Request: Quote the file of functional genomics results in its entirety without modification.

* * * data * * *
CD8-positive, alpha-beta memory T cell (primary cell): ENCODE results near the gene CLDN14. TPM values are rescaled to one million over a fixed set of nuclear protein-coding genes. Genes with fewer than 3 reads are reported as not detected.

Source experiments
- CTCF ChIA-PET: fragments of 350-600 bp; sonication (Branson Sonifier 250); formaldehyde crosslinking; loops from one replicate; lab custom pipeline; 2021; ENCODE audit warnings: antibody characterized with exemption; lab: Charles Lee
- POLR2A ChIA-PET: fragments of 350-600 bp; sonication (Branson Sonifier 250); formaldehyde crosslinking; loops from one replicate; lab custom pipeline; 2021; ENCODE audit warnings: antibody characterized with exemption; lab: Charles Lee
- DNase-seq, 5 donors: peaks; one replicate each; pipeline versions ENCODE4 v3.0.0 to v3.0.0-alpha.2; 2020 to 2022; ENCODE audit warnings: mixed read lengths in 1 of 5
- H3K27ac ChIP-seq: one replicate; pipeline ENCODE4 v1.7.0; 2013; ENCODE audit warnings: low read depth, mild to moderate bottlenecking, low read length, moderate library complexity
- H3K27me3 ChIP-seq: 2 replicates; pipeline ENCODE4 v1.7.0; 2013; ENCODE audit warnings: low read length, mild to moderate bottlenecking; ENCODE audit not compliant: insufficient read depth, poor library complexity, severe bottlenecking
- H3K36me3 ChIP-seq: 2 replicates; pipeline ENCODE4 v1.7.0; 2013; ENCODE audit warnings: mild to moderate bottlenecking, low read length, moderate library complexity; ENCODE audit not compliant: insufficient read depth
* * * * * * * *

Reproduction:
CD8-positive, alpha-beta memory T cell (primary cell): ENCODE results near the gene CLDN14. TPM values are rescaled to one million over a fixed set of nuclear protein-coding genes. Genes with fewer than 3 reads are reported as not detected.

Source experiments
- CTCF ChIA-PET: fragments of 350-600 bp; sonication (Branson Sonifier 250); formaldehyde crosslinking; loops from one replicate; lab custom pipeline; 2021; ENCODE audit warnings: antibody characterized with exemption; lab: Charles Lee
- POLR2A ChIA-PET: fragments of 350-600 bp; sonication (Branson Sonifier 250); formaldehyde crosslinking; loops from one replicate; lab custom pipeline; 2021; ENCODE audit warnings: antibody characterized with exemption; lab: Charles Lee
- DNase-seq, 5 donors: peaks; one replicate each; pipeline versions ENCODE4 v3.0.0 to v3.0.0-alpha.2; 2020 to 2022; ENCODE audit warnings: mixed read lengths in 1 of 5
- H3K27ac ChIP-seq: one replicate; pipeline ENCODE4 v1.7.0; 2013; ENCODE audit warnings: low read depth, mild to moderate bottlenecking, low read length, moderate library complexity
- H3K27me3 ChIP-seq: 2 replicates; pipeline ENCODE4 v1.7.0; 2013; ENCODE audit warnings: low read length, mild to moderate bottlenecking; ENCODE audit not compliant: insufficient read depth, poor library complexity, severe bottlenecking
- H3K36me3 ChIP-seq: 2 replicates; pipeline ENCODE4 v1.7.0; 2013; ENCODE audit warnings: mild to moderate bottlenecking, low read length, moderate library complexity; ENCODE audit not compliant: insufficient read depth